Equal mixtures of influenza A (PR8) and B (Lee) viruses, based on predetermined ID50 values of the individual preparations, were titrated in closely spaced steps near the 50 per cent infectivity end-point. Typing of the hemagglutinins found in the allantoic fluids after incubation of the eggs for 72 hours showed an approximately equal distribution between types A and B, when less than 2 ID50 of the mixed seed had been injected. With larger inocula influenza A became dominant because it reproduces at a faster rate than the influenza B virus. While this result agreed with expectations, it was found that passage of the allantoic fluids revealing influenza A agglutinins in mixture with anti-A serum, and of B agglutinins with anti-B, yielded the heterologous virus in many instances, even when only one-half of an ID50 of mixed seed had been administered in the original titration. "Negative" fluids obtained from embryos injected with as little as one-eighth of an ID50 upon passage yielded on occasion virus of one or the other type.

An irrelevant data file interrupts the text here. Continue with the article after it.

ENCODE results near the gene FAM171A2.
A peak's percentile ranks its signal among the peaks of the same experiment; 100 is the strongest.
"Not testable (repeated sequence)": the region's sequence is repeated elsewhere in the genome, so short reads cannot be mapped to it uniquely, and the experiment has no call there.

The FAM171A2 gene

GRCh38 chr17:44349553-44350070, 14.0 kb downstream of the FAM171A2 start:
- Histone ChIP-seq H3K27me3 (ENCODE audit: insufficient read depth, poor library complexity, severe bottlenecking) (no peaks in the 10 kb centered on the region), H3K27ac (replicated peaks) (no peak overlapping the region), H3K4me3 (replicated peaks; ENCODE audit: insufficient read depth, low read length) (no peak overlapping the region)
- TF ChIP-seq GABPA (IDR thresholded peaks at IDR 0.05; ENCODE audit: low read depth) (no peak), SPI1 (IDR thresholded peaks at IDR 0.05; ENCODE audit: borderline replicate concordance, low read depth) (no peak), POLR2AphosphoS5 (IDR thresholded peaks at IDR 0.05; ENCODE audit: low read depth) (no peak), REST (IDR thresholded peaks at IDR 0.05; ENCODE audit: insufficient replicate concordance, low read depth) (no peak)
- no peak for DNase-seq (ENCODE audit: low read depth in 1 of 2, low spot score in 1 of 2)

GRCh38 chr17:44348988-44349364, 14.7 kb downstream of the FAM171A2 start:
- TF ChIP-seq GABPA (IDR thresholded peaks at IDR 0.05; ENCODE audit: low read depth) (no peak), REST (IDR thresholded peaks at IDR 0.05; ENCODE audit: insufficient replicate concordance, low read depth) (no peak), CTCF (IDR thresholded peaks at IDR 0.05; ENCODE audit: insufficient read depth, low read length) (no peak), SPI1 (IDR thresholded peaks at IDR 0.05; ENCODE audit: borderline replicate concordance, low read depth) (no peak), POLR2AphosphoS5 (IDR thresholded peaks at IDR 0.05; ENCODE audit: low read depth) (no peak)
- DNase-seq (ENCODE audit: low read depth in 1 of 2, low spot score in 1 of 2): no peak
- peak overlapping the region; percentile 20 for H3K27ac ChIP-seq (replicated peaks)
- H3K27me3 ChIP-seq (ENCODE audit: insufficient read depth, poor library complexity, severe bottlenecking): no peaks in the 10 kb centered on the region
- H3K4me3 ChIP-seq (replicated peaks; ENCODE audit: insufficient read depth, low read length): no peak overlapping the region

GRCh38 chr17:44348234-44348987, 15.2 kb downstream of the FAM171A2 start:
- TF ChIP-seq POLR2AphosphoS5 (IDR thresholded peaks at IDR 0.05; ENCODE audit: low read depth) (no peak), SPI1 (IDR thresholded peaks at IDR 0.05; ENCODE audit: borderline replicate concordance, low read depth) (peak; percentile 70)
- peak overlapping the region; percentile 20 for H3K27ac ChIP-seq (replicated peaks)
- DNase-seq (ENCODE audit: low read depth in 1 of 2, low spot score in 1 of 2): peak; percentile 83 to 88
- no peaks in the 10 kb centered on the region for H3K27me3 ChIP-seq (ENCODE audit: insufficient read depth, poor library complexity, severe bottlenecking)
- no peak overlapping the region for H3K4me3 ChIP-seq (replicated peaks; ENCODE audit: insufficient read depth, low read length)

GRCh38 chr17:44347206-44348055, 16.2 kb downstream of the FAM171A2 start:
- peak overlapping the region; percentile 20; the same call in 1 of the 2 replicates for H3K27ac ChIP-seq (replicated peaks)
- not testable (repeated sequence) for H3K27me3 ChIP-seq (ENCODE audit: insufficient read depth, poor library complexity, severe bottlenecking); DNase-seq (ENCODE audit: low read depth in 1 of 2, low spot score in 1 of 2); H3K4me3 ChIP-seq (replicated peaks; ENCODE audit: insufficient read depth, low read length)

Similar closely spaced titrations near the 50 per cent end-point of single strains (PR8) indicated that if hemagglutinins were found after incubation of 72 hours they were of high titer, as a rule. However, in some embryos hemagglutinins became detectable only between the 3rd and 4th days of incubation. In addition, negative allantoic fluids removed from embryos 72 hours after injection yielded on occasion virus on passage, yet no hemagglutinins were found in some of these eggs after an additional incubation period of 24 hours, or a total of 96 hours.
None of the possible explanations for these various observations, which have been discussed in detail, is completely satisfactory. However, the data indicate that in infectivity titrations the ID50 end-point obtained at 72 hours, or even after 96 hours, does not reflect the total amount of virus present in the material titrated. The data also denote that separation of variants, or mutants or "genetic recombinants" by the limiting dilution technic, although possible, does not represent an absolutely safe procedure.